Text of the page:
Forester believes Henry struck a chord among shooters with the .300 Blackout by offering a fully suppressed .30-caliber rifle.

“If you’ve got a .308 and it’s suppressed, it’s still going to be somewhat loud because it’s supersonic,” Forester said. “The .300 Blackout gives them a subsonic round choice that’s truly suppressed.”

In addition to Henry’s rifles for bottleneck cartridges, Henry and Marlin also make a suite of lever guns chambered for straight wall pistol cartridges — .357 Magnum, .44 Magnum and .45 Colt.

Marlin’s Bold Return

Marlin, the “Pale Rider” of the lever gun community, is back in the game after spending a few seasons on injured reserve. It was a neglected — some might say abused — brand Ruger obtained from the wreckage of Remington’s bankruptcy.

Chris Killoy, president and CEO of Ruger, maintains that a robust market demands a bold Marlin presence. The gun designs were already in place, as were the tools and the talent to make them, he confirmed. The brand merely needed Ruger’s commitment to revitalize it.

“The lever-action market has always been solid and stable,” Killoy said. “Take Marlin out of there and it makes a big difference. The Marlin brand was strong. When we brought Marlin out of bankruptcy, we got 100 tractor-trailer loads of goods and materials. We didn’t have to start from scratch.”

Indeed, Ruger further benefited by having key former Marlin employees on board. Chief Engineer Bruce Rozum joined Ruger from Marlin shortly after it was acquired by Remington in late 2007, while long-time Marlin Product Manager Eric Lundgren transferred to Ruger following Ruger’s acquisition of Marlin.

“Ruger was very fortunate to have Bruce’s design expertise on Marlin,” Lundgren said, “especially because our approach to the design review was to refer to the North Haven design intent.”

Marlin has reintroduced its most popular models, the 336 Classic (featured on the cover of the March 2024 issue of GUNS Magazine, SI’s sister publication), the Model 1895 and the Model 1894. The 336 is chambered for the enduring .30-30. The 1895 is chambered in .45-70 Government. The Model 1894 is chambered for .357 Magnum and .44 Magnum. 

Marlin’s Dark Series, a truly modern tactical platform, is an audacious bid to claim the tactical share of an evolving and expanding lever-gun market.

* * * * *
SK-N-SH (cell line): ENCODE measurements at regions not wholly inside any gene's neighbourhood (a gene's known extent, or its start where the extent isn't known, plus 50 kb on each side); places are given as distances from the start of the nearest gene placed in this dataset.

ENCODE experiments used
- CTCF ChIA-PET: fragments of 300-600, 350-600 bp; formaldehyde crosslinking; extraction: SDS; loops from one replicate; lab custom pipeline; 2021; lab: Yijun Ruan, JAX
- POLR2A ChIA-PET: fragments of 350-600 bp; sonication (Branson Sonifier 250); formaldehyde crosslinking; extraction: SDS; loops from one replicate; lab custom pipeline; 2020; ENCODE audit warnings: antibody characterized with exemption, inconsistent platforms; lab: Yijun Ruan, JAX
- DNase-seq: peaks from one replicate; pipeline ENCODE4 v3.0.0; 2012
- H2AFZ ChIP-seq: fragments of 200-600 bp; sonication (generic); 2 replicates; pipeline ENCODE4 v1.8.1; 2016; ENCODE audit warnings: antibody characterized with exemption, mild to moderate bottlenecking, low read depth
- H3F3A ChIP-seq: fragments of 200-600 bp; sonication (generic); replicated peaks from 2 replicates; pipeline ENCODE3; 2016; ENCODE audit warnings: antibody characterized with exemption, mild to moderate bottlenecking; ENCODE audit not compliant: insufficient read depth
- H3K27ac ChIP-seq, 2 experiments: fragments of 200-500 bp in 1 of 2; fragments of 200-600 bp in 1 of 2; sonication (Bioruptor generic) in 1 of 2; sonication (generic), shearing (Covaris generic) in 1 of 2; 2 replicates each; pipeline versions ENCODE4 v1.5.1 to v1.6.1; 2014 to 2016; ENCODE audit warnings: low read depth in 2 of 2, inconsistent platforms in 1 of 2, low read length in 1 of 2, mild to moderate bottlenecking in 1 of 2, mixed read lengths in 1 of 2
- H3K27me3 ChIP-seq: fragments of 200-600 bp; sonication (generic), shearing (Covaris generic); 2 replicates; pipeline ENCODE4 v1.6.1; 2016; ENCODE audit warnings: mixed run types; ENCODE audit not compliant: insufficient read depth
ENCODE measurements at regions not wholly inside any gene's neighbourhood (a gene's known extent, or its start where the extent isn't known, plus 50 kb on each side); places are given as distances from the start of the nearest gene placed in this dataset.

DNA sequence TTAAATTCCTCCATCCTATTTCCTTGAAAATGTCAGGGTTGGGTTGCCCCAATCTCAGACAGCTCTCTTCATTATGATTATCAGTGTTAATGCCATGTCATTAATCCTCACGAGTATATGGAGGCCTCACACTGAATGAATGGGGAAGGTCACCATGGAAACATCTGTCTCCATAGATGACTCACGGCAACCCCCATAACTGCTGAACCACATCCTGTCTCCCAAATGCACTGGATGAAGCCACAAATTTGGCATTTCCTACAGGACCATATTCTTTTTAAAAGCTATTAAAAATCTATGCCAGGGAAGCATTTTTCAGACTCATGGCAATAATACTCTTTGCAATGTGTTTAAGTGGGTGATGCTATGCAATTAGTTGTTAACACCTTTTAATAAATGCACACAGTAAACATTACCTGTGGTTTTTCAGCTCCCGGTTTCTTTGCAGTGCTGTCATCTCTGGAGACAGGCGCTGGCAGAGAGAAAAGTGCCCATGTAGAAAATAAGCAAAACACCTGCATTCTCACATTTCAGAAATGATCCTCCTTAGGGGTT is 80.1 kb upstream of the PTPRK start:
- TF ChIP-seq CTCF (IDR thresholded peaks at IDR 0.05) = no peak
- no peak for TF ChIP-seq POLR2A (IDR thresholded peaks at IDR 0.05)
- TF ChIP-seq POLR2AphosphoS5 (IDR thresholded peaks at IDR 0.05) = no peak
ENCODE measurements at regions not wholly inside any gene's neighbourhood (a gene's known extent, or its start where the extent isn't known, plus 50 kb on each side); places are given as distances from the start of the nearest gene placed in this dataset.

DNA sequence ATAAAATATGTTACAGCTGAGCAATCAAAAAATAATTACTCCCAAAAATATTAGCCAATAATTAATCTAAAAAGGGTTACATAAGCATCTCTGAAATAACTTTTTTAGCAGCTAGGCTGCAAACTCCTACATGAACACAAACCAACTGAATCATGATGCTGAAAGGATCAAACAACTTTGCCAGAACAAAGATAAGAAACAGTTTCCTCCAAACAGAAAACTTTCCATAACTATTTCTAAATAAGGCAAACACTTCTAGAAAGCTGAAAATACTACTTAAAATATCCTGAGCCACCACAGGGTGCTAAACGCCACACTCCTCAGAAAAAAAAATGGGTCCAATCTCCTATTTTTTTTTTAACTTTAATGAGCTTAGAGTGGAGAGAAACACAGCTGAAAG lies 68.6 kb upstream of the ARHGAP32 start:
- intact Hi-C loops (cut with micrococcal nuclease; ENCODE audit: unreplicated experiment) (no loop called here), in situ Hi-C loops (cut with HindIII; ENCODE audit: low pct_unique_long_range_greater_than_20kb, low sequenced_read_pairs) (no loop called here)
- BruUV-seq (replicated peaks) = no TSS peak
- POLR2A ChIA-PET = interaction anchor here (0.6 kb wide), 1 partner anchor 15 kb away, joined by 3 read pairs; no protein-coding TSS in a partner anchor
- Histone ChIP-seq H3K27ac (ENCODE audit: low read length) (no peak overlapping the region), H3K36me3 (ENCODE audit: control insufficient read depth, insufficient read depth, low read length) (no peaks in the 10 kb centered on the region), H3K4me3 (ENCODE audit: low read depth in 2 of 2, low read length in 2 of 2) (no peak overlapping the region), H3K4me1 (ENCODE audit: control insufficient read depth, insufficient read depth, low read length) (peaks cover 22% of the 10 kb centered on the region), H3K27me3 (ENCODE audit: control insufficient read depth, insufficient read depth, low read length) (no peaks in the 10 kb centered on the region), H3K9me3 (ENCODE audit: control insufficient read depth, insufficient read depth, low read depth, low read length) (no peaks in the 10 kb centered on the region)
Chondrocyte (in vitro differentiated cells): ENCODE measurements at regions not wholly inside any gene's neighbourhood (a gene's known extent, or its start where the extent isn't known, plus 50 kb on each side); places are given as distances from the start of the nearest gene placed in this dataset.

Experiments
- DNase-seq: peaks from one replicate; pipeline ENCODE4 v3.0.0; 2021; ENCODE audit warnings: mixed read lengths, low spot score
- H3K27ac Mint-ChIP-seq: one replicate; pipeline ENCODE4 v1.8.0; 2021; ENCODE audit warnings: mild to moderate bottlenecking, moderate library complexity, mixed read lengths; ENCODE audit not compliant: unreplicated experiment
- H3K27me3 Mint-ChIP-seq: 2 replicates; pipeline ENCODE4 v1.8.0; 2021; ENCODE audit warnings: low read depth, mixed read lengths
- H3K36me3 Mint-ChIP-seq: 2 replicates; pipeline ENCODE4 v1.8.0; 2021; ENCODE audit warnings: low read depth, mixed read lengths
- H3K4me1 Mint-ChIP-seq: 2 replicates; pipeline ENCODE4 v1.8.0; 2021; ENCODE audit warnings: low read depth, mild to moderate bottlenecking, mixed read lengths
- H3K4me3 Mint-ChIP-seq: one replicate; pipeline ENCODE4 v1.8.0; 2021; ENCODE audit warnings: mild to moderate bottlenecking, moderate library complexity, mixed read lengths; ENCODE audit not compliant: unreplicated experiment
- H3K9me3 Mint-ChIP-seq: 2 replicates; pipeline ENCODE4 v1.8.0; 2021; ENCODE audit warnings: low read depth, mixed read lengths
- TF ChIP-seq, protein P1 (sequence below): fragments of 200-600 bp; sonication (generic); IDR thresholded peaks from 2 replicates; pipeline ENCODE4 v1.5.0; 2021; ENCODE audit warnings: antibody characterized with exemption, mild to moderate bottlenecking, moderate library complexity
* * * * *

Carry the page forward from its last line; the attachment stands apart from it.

“The Dark Series opened up a new market I don’t know we were aware existed,” Lundgren said. “Ruger’s Dark gun is exactly the gun new consumers of lever guns are looking for.”

The Dark’s furniture is made of black polymer. The metal is black matte, including an anodized aluminum handguard under the barrel with slots for mounting accessories. The polymer buttstock also has accessory slots.

A factory muzzle brake threaded onto a stubby barrel can be quickly replaced with a suppressor. 

An optic front sight and a tritium ring allow for low-light target acquisition, but you can also mount an optic on a factory rail. 

Marlin is currently shipping seven models, including the Model 1895 Dark. Marlin’s website indicates Dark versions of the 336 and 1894 will be available in 2024.

The Longest-Running American Cartridge
Is … ?

Despite modern flourishes, there is still a demand for replicas of famous rifles from the 1800s. These are works of art in terms of metal finish, walnut grade, brass trim and tight wood-to-metal finish. Even they, however, are built to withstand modern chamber pressures of the .357 Remington Magnum and modern .45 Colt loads.

Ironically, these guns are mostly made in Italy by Uberti — which also makes excellent and faithful Colt Single Action Army reproductions. They adhere faithfully to original designs, but their metallurgy and hardware are designed to withstand the pressure of smokeless powder loads. An 1873 Winchester reproduction in .45 Colt is a perfect addition to any collection.

“The longest-running American cartridge is the .45 Colt,” confirmed Forester of Don’s Weaponry. “As of this year, you’re looking at about 152 years of continual production of that cartridge.”

The difference is modern loadings are truly high-performance, as are the rifles shooting them.